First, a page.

​Leaving No One Behind: Rebuilding School Health and Nutrition to Address the Impact of COVID-19 on Learning


COVID-19 pandemic is an unparalleled global shock for development that is massively interrupting progress towards the Sustainable Development Goals (SDGs). The scale and stringency of measures to mitigate the pandemic, including closure of businesses and schools, have been unprecedented and has led to major economic shocks in both high- and low- and middle-income countries (LMICs). The unprecedented closures of schools, in some instances for over a year, has led to enormous consequences for children of all ages. The United Nations Educational, Scientific and Cultural Organization (UNESCO) estimates that over 90% of the world’s students were out-of-school at the peak of the pandemic, representing 1.54 billion children and youth enrolled in school, including nearly 743 million girls. Furthermore, the disruption of norms associated with online learning piled on stress for students, families, teachers, administrators, regulators, and policymakers, .

As the role of school is crucial for students' health and wellbeing, school closures have had significant short- and long-term impacts on children’s overall health, education, and economic productivity. That said, school closures disproportionately affect girls more than boys. The dropout ratio of girls is higher due to various cultural and socioeconomic factors, including affordability, forced child labour, sexual violence and exploitation, child trafficking, early marriage, and adolescent pregnancies. These factors have led to major consequences in limiting their development. 

Concerns have also been raised in the local media of East Africa for boys who are reluctant to return to school. They are forced to take up the role of income providers as their parents face increased unemployment.

Other aspects of health and safety also have dramatic impacts on learning outcomes, including deterioration in mental health due to COVID-19 and elevated anxiety due to bullying. Building back for safer and more constructive learning environment will require special attention to such factors that compound anxiety and depression.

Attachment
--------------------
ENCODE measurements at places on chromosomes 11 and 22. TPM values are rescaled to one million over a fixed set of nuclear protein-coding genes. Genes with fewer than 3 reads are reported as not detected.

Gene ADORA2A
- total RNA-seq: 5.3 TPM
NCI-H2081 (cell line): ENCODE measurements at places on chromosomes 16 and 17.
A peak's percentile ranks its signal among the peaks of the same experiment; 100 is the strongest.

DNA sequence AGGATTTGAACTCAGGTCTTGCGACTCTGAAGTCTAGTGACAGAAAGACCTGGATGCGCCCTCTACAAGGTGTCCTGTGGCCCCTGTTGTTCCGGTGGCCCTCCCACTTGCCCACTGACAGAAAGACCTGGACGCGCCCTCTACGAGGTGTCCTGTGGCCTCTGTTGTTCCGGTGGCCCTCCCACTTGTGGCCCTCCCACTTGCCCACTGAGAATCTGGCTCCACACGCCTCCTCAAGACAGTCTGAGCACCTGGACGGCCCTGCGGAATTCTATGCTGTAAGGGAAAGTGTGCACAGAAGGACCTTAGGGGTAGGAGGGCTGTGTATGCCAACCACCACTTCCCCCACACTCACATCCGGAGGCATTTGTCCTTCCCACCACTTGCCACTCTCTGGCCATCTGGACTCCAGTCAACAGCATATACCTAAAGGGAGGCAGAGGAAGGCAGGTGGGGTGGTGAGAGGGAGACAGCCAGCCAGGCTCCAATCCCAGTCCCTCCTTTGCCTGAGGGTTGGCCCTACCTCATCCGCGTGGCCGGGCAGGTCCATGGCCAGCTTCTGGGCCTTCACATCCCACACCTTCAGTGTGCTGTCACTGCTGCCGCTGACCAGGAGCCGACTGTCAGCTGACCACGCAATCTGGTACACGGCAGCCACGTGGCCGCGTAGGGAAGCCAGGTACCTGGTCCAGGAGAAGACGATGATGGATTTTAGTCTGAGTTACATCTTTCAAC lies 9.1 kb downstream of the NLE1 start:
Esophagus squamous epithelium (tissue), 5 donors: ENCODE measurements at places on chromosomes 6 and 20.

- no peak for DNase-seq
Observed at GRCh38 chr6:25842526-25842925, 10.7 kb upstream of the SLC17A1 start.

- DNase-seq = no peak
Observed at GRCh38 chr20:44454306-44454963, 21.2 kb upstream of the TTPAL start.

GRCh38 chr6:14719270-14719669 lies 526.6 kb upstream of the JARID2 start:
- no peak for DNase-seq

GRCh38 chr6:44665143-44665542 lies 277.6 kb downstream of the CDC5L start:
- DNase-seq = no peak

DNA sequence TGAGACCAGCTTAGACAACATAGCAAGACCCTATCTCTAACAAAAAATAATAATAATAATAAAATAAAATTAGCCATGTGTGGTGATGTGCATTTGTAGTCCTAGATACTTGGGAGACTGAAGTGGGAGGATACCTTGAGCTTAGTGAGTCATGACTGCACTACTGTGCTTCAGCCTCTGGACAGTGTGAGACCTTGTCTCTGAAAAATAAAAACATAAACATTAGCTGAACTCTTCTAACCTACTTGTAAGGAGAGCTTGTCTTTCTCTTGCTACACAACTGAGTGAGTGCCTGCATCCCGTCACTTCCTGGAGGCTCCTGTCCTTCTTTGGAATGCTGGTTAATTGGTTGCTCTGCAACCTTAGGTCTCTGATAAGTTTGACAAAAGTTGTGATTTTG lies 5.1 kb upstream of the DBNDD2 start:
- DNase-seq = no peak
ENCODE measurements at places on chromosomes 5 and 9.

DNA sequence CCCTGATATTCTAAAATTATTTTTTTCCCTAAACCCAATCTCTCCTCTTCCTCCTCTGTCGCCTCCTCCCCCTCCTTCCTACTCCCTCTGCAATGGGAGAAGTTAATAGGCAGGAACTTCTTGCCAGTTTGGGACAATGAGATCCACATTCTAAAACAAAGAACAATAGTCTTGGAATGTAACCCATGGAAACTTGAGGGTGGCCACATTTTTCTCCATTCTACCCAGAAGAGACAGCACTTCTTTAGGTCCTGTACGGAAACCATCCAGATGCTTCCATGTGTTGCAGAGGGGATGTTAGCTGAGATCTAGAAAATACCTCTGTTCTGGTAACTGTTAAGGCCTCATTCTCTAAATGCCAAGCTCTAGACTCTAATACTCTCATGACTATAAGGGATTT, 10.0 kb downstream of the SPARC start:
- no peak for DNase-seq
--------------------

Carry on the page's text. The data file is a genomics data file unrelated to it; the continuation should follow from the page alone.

While there are challenges, clear recommendations have been made to get children back to school (Irfan et al 2021). There are emerging opportunities for schools to also serve as platforms to promote health and well-being, safety, social development, and often provision of a daily meal or supplement for both, girls and boys.

Importance of This Review

A scale-up of school health and nutrition interventions in low- and middle-income countries (LMICs) is crucial for recovery efforts post-COVID-19. However, most of the existing ​literature focuses on high-income countries with a dearth of relevant data on LMICs. This systematic review will contribute in filling the gap in information, identifying challenges and opportunities, and empowering policy and decision makers to plan better. ​


Our main objective for this review is to synthesize and assess literature on guidelines and best practices to improve school health and nutrition in pre-school, school-aged children, and adolescents in low- and middle- income countries, published since 1990.


This is a project by Institute for Global Health and Development (IGHD) in partnership with the Institute for Educational Development at Aga Khan University, East Africa and Pakistan. 

It will be implemented through the generous funding from GIZ – UK (Deutsche Gesellschaft für Internationale Zusammenarbeit).

Dr Zulfiqar A Bhutta, Distinguished University Professor and Founding Director, and Dr Jai K Das, Assistant Professor, Department of Paediatrics and Child Health and Assistant Director are the lead investigators from IGHD.